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So I am attempting to solve this equation

$$y^{\prime\prime\prime} + y^{\prime\prime} +y^{\prime} = x+1. $$ Is it vaild to take the indefinite integral on both sides in order to simplify the expression and make it easier to solve?

\begin{align*} \int (y^{\prime\prime\prime} + y^{\prime\prime} +y^{\prime})\, dx&= \int (x+1)\, dx\\ y^{\prime\prime} +y^{\prime} + y &= \frac{x^2}{2} +x + c \end{align*}

Thanks!

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You can, but for the purpose of solving your specific equation, you may want to reserve that for the last step. In other words, let $z = y'$ then $$z''+z'+z=x+1$$ which is exact and does not have any constants floating around etc. It is also simpler since RHS is linear, not quadratic.

Now solve the equation and once you know what $z = z(x)$ is, you can find $$ y(x) = \int y'(x) dx = \int z(x) dx, $$ which will have the constant on the RHS...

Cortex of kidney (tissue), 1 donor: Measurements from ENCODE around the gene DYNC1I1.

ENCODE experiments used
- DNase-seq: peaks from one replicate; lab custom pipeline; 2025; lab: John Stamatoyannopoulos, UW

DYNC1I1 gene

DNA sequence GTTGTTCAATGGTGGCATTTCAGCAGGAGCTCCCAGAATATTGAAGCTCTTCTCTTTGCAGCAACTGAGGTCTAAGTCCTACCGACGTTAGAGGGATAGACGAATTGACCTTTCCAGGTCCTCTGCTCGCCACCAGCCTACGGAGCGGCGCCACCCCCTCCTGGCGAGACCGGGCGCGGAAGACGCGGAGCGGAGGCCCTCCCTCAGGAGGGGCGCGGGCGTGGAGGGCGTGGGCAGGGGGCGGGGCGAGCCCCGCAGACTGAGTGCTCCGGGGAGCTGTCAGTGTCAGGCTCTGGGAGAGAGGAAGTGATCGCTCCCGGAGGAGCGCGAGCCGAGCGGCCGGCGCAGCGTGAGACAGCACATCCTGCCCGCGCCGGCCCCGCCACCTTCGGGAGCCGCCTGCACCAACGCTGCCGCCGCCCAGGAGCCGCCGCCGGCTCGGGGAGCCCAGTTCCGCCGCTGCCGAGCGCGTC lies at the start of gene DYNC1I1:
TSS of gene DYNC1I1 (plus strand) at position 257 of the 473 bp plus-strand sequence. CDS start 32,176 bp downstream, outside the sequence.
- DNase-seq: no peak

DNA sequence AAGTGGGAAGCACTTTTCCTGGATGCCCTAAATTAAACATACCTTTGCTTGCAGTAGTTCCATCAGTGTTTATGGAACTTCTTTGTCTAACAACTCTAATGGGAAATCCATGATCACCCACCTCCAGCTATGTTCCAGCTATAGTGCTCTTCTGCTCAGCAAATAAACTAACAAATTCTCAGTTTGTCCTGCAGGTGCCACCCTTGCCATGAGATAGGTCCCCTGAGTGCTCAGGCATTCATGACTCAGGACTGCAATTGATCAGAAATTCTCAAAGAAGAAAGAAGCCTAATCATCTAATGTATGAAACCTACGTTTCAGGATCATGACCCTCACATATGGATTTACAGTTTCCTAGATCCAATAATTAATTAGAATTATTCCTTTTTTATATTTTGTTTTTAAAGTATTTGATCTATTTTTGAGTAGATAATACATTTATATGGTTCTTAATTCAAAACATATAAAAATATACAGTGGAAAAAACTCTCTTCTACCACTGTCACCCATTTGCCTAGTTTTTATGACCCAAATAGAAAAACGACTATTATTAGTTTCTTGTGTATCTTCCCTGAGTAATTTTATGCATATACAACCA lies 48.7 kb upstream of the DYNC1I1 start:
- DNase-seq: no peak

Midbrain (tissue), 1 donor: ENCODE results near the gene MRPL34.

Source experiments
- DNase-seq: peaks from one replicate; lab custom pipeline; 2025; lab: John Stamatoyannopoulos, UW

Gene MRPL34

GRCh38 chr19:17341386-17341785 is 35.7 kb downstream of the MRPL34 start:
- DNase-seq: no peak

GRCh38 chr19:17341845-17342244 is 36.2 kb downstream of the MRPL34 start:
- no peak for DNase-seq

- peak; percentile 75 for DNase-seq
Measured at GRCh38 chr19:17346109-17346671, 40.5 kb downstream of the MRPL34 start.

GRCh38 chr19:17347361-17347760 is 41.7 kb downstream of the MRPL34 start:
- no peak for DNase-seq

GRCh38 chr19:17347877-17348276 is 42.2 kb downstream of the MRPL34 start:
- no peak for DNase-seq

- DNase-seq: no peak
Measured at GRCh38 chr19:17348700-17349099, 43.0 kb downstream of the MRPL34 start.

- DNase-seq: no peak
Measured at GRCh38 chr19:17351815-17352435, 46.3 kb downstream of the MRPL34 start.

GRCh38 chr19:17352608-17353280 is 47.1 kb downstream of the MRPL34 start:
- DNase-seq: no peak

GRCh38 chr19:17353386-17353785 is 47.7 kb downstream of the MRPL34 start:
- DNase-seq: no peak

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Yes

This is exactly what you will find yourself doing in higher classes on calculus and differential equations.

It works even in case of different variables on the RHS and LHS:

$$\int y^2dy= \int x^3 dx$$ becomes: $$y^3/3= x^4/4+C$$

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Actually there is a bit more to that. You have to use Fundamental Theorem of Integral Calculus. After first integration (say from $a$ to $x$ ) you should write $$y''(x)-y''(a)+y'(x)-y'(a)+y(x)-y(a)=\frac{x^2}{2}+x-\frac{a^2}{2}-a$$ In order to write in the form you have written $y(a), y'(a), y''(a)$ should be well defined.

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